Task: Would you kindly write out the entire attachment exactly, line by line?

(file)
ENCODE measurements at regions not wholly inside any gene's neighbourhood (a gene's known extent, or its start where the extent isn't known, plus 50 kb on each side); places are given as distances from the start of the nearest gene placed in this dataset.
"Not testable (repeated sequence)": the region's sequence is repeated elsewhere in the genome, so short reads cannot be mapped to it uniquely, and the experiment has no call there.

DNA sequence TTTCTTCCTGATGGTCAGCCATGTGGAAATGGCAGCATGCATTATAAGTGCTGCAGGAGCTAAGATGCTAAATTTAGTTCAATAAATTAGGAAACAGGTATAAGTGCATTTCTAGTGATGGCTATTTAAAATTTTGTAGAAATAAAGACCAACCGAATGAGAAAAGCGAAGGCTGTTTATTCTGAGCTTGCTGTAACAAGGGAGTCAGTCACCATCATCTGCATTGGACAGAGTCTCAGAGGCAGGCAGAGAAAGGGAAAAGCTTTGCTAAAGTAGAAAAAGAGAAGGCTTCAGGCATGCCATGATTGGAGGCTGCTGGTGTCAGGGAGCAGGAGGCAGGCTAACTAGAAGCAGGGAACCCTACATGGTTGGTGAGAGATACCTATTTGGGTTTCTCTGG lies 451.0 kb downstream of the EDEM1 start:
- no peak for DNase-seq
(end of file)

ENCODE measurements at regions not wholly inside any gene's neighbourhood (a gene's known extent, or its start where the extent isn't known, plus 50 kb on each side); places are given as distances from the start of the nearest gene placed in this dataset.
"Not testable (repeated sequence)": the region's sequence is repeated elsewhere in the genome, so short reads cannot be mapped to it uniquely, and the experiment has no call there.

DNA sequence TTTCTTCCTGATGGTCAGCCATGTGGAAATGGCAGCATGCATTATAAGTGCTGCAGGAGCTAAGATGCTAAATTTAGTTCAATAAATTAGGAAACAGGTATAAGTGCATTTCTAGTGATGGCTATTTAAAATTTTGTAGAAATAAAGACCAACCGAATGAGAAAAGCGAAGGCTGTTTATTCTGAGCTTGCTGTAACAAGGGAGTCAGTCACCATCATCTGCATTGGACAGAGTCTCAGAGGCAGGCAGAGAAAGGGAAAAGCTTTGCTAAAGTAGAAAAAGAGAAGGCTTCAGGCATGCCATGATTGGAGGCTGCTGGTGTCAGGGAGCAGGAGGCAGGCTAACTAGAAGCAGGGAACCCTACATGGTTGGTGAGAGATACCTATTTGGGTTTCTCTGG lies 451.0 kb downstream of the EDEM1 start:
- no peak for DNase-seq